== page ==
Although the dark clouds had gathered in the fifth century with the Roman Empire having just fallen, the early Christians were full of hope. It was from this Christian virtue of hope that the old Roman society of the pagans gave way to the new civilization of the Christian era. Indeed, the dust that was kicked up from the collapse of the Empire had just begun to settle when St. Benedict forged this new life for the people in Italy. His followers developed new agricultural methods, a new cash economy, and a way of governing which was modeled on the father's authority in the family (later to be copied by civil authorities). The twelve monasteries that he founded also inspired principles of democracy whereby the monks were consulted before a rule or decree was enjoined. Also, we cannot forget the institutions that served the needy and unlearned such as hospitals, orphanages and schools. All of these Christian enterprises had emerged from monasteries amid the ruins of Rome.

Pius XII reminds us, “The Empire like all earthly institutions had crumbled. Weakened and corrupt from within, it lay in mighty ruins in the West, shattered by the invasions of the northern tribes.” Then, as if by a prophetic utterance, Pope Pius XII asked a question many Americans are asking today: “In such a mighty storm and universal upheaval, from where did hope shine? Where did help and protection arise in order to save humanity and what was left of its treasures from shipwreck?”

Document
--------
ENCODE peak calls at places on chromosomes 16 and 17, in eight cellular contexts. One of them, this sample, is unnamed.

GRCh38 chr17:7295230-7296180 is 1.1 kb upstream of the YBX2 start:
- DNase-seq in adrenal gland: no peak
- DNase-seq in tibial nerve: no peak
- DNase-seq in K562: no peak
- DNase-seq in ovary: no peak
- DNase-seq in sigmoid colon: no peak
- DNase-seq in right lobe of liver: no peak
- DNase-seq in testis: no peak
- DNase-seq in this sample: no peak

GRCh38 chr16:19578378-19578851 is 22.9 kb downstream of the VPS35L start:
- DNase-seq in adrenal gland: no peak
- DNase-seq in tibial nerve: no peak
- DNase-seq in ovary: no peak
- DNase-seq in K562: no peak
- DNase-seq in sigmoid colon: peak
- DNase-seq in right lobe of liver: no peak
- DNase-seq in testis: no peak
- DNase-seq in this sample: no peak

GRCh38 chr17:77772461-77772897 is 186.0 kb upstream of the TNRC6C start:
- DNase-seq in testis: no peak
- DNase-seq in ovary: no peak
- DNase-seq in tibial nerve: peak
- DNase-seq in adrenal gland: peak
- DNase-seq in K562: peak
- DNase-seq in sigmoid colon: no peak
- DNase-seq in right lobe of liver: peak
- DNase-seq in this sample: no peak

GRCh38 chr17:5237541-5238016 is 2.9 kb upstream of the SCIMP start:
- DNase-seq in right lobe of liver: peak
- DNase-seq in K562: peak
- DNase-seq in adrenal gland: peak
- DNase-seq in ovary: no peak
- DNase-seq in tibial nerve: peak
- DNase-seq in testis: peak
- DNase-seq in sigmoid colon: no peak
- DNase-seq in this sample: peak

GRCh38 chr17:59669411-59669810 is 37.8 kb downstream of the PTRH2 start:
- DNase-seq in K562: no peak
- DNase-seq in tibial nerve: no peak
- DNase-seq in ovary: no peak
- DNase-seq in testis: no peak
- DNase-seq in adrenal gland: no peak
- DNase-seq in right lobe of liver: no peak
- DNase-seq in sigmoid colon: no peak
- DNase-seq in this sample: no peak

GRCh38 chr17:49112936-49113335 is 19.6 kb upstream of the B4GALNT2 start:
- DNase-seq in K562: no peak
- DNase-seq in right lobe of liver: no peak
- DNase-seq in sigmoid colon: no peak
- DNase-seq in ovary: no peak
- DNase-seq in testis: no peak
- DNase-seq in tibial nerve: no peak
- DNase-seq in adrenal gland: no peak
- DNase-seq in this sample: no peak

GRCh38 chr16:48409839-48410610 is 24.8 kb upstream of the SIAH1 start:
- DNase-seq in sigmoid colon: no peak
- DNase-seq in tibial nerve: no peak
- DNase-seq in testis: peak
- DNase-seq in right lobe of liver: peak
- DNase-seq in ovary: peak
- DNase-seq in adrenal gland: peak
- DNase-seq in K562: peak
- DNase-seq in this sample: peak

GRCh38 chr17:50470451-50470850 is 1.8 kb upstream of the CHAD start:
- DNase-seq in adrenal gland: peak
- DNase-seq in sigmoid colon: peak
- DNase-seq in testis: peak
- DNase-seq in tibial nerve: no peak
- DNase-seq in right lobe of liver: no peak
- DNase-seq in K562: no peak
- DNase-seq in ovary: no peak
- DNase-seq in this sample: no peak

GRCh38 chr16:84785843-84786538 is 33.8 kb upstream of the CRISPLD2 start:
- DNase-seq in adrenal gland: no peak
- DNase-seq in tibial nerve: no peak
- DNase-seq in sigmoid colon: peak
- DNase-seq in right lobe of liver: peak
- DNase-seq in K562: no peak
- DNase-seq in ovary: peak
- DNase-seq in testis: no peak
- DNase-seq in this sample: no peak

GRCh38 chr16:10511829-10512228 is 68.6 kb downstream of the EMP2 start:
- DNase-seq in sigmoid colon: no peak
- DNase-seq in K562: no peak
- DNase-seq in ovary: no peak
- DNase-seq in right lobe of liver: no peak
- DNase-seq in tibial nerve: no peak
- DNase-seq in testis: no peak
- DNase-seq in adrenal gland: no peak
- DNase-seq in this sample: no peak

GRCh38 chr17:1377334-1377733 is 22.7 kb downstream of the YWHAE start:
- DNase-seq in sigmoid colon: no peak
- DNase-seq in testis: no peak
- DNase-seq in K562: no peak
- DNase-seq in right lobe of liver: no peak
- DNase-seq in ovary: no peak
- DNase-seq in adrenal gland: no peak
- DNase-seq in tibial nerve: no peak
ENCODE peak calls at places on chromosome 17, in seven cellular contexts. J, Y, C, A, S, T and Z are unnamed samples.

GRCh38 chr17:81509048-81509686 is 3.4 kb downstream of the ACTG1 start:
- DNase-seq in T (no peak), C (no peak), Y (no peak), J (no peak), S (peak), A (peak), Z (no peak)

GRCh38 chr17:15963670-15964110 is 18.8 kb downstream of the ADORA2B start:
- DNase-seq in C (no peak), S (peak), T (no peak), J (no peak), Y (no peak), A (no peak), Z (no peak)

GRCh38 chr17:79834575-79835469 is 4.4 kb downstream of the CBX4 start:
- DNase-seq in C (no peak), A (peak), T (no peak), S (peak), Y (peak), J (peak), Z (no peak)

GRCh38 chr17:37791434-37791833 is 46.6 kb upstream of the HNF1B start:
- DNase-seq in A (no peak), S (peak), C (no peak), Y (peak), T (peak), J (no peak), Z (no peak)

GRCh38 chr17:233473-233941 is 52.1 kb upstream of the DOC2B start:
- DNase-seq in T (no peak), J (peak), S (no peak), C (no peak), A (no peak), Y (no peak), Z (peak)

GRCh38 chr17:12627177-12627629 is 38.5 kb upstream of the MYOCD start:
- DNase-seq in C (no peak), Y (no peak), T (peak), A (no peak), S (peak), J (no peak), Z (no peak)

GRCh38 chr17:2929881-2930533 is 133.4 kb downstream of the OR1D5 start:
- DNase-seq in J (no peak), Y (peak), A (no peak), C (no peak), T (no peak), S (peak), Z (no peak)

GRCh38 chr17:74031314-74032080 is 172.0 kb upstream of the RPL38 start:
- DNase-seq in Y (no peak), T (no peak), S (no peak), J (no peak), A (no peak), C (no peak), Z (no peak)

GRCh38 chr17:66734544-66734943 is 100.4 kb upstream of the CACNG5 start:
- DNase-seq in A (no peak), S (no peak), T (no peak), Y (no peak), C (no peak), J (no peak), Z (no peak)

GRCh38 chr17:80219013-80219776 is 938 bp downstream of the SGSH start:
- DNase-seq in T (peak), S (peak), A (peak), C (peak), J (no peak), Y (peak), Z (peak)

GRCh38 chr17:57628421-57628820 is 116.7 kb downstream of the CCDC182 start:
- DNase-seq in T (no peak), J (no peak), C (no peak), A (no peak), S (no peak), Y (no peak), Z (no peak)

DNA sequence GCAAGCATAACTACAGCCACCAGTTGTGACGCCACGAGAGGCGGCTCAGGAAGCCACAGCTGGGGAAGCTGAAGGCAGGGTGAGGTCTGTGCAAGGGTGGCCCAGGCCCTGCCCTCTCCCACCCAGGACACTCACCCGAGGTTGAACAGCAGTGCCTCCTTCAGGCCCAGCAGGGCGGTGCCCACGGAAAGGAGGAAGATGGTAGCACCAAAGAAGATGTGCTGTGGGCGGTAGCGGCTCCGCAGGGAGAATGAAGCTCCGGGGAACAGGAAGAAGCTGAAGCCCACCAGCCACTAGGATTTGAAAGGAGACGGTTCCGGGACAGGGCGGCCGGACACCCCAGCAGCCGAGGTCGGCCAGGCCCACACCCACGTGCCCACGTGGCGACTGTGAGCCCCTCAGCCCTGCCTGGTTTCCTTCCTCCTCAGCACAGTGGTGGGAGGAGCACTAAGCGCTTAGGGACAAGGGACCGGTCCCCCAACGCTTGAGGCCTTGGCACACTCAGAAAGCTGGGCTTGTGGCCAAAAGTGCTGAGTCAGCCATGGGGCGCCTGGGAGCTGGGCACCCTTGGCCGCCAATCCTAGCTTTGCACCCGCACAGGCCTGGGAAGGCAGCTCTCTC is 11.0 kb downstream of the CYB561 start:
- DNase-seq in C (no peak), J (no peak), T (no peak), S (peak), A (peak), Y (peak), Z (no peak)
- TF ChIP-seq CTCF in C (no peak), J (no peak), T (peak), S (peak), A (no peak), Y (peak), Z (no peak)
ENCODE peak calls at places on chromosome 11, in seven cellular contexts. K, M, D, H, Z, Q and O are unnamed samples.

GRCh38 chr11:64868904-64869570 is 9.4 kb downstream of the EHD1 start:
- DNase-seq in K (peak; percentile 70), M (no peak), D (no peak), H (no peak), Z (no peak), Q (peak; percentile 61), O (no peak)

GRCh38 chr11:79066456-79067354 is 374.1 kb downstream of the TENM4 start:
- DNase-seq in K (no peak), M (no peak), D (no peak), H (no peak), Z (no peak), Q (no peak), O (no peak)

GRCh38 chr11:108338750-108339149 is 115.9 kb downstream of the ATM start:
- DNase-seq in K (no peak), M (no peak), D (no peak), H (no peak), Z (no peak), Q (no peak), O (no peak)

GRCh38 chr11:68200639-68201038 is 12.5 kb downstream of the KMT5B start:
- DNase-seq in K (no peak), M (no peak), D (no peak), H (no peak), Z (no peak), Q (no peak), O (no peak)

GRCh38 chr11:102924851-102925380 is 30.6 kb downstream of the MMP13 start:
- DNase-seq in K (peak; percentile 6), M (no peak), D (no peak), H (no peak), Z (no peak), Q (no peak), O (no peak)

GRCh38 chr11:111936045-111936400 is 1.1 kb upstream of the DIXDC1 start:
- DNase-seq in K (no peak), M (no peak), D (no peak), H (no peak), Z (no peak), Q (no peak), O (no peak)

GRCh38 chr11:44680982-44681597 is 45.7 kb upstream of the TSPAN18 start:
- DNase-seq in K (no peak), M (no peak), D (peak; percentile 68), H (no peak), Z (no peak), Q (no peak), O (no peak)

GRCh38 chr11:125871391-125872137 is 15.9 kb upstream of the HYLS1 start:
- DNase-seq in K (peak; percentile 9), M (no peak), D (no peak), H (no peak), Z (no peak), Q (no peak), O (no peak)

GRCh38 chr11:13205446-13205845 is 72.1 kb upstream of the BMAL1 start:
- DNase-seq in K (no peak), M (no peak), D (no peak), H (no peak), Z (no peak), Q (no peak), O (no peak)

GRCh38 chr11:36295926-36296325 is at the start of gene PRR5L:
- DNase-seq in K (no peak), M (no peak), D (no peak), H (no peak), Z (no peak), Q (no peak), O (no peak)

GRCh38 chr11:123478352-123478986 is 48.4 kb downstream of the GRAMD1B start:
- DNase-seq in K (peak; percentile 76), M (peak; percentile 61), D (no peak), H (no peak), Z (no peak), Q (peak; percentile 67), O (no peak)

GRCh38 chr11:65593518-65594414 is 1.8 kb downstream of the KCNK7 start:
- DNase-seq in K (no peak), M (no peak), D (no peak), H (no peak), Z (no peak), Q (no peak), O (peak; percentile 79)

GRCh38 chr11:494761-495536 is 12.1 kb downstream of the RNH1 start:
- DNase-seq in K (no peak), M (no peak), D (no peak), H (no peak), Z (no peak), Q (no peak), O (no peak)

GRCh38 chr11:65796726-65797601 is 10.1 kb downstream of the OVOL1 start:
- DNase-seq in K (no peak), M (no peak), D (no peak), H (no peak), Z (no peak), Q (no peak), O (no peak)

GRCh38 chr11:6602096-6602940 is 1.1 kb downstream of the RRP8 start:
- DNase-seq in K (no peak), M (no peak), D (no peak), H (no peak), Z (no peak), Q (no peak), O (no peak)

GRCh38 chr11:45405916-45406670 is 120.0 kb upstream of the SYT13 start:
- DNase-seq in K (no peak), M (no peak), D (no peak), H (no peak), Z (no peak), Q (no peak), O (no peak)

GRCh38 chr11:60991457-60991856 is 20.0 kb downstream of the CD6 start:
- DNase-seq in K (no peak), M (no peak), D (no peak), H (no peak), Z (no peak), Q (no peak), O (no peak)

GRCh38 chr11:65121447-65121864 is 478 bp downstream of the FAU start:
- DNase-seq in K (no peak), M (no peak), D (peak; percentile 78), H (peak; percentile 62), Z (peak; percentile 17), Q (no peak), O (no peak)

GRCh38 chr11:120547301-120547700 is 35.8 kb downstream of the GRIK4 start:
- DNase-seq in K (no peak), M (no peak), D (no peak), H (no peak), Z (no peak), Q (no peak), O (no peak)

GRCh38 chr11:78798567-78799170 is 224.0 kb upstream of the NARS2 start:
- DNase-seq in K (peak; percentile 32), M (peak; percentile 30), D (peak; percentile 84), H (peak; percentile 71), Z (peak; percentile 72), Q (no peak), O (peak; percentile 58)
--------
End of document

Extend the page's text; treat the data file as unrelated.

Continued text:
The answer: “It came from the Catholic Church.” The only institution or “nation,” as St. Peter would have it, gifted with immortality is the Catholic Church. Without sounding too triumphal, Pius XII goes on to remind the world that nations or institutions that are man-made are destined to perish. As such, we cannot put too much hope in them. But for those nations and institutions that cling to Christ “in” his Church, they can at least hope for a lengthy existence.

The pope went on to say this:

“All earthly institutions begun and built solely on human wisdom and human power, in the course of time succeed one another, flourish and then quite naturally fail, weaken and crumble away; but the organization which Our Redeemer established has received from its divine Founder unfailing life and abiding strength from on high.” “Amid their ruins and failures,” he continues, the Church “is capable of molding a new and happier age and with Christian doctrine and spirit she can build and erect a new society of citizens, peoples and nations.”

St. Benedict did just that. He helped mold a new and happier age from what seemed to be the end of civilization. And he did so with the same spiritual means that are available today. “Like a star in the darkness of night, Benedict of Nursia brilliantly shines, a glory not only to Italy but of the whole Church.” No doubt, within the fullness of Christ's life, that same glory is the answer …the answer for America's challenges.

Joe Tremblay writes for Sky View, a current event and topic-driven Catholic blog. He is currently a contributor to The Edmund Burke Institute, and a frequent guest on Relevant Radio’s, The Drew Mariani Show. Joe is also married with five children.